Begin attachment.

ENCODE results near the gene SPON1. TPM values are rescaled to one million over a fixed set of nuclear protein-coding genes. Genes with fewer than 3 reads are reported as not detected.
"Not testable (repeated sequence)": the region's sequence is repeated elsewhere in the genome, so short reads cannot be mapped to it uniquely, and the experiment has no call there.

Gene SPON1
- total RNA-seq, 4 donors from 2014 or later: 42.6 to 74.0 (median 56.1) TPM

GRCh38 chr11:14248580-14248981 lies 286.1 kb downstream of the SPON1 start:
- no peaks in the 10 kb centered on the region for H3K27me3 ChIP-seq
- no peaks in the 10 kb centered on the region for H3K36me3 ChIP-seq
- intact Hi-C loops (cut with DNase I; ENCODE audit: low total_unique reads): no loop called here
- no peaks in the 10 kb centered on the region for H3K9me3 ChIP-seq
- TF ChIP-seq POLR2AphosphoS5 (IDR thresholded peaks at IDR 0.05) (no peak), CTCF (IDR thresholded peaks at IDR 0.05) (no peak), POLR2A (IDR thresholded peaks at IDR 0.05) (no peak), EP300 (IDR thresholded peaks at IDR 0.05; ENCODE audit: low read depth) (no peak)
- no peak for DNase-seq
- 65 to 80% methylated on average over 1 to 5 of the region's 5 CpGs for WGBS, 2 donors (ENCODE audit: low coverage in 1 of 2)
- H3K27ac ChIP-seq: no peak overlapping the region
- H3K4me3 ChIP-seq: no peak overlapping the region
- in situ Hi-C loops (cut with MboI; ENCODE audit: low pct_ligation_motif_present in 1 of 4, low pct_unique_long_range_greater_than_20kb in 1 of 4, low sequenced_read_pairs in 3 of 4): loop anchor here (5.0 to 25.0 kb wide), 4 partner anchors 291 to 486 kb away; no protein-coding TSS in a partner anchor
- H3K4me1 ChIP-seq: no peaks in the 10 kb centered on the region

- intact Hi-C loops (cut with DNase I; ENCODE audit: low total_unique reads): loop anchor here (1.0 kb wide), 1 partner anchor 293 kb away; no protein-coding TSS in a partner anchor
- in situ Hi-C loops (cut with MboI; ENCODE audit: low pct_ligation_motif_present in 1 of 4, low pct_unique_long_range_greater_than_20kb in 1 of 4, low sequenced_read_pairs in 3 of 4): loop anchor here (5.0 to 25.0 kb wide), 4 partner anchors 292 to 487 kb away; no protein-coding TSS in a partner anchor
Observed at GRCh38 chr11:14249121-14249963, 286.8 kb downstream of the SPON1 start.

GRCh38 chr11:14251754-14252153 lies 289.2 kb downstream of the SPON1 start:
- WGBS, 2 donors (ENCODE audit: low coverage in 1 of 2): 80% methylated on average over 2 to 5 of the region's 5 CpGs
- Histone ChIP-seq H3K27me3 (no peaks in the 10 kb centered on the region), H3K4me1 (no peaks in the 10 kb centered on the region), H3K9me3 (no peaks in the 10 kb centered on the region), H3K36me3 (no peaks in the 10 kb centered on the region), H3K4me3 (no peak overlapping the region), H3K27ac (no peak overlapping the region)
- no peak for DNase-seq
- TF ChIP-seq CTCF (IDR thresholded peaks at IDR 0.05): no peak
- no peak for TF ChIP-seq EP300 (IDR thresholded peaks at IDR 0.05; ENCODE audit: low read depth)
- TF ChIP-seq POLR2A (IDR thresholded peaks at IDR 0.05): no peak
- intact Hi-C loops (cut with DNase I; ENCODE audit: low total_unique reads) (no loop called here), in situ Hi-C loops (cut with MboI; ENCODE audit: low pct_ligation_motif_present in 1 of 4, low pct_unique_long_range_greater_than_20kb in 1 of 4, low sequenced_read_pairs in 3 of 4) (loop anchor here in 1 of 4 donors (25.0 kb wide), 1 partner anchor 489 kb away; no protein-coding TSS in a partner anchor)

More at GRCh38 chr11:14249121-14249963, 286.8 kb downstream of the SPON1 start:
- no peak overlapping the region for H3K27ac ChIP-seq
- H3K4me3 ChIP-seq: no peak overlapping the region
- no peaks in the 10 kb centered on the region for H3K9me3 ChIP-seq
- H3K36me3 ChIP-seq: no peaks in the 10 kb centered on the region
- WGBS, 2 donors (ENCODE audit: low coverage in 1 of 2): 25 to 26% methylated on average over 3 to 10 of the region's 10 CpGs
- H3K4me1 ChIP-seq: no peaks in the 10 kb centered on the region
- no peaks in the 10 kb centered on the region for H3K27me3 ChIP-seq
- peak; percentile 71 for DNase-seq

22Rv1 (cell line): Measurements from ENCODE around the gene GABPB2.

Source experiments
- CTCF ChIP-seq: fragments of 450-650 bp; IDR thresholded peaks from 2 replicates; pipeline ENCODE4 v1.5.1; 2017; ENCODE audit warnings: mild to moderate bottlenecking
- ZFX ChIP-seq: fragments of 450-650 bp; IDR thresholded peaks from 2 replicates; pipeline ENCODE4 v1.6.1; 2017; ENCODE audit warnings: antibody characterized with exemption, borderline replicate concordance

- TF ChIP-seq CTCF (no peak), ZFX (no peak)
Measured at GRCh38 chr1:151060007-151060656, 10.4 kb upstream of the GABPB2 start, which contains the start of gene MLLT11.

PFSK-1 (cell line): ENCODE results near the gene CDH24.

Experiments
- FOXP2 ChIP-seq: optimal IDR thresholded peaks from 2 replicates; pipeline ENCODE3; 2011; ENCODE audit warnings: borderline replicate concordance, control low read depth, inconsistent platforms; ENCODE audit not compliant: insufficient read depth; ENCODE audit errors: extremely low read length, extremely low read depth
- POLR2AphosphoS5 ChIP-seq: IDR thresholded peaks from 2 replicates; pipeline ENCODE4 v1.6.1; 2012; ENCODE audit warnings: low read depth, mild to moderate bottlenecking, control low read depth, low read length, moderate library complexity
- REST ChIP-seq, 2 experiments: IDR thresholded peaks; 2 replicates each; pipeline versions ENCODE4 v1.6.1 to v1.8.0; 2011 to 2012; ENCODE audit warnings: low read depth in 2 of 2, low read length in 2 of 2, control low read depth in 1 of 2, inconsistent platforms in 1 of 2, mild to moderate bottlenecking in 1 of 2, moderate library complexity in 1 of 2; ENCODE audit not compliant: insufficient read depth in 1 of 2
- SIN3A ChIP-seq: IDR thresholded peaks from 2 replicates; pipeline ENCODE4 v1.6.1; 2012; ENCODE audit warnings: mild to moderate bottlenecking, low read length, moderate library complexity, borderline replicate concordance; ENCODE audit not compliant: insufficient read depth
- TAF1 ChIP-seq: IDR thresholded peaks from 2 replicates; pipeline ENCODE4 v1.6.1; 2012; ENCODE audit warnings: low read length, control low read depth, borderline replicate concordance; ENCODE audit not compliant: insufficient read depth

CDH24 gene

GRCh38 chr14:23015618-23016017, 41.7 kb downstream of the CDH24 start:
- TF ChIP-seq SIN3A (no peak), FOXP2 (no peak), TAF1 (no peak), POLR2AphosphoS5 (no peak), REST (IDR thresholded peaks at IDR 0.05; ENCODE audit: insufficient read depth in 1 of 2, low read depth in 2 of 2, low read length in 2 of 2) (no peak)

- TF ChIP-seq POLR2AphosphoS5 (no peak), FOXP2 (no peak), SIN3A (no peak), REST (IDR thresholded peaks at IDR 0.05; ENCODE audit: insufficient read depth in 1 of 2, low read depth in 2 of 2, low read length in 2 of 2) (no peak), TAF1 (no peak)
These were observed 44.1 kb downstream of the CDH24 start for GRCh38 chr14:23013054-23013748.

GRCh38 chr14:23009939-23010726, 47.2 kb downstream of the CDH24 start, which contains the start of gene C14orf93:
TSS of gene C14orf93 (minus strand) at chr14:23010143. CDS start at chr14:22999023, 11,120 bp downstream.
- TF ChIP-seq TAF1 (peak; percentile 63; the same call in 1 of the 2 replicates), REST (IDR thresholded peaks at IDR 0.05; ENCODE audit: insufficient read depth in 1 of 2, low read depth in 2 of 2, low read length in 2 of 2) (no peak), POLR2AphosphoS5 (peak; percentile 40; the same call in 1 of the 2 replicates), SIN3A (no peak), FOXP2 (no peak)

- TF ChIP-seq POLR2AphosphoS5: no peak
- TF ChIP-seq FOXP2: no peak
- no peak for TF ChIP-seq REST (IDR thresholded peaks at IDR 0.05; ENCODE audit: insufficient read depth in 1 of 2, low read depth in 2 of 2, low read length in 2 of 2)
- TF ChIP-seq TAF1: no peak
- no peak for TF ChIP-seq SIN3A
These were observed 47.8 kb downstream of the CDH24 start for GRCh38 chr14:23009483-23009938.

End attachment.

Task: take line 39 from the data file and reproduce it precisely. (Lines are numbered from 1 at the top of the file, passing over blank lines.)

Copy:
- CTCF ChIP-seq: fragments of 450-650 bp; IDR thresholded peaks from 2 replicates; pipeline ENCODE4 v1.5.1; 2017; ENCODE audit warnings: mild to moderate bottlenecking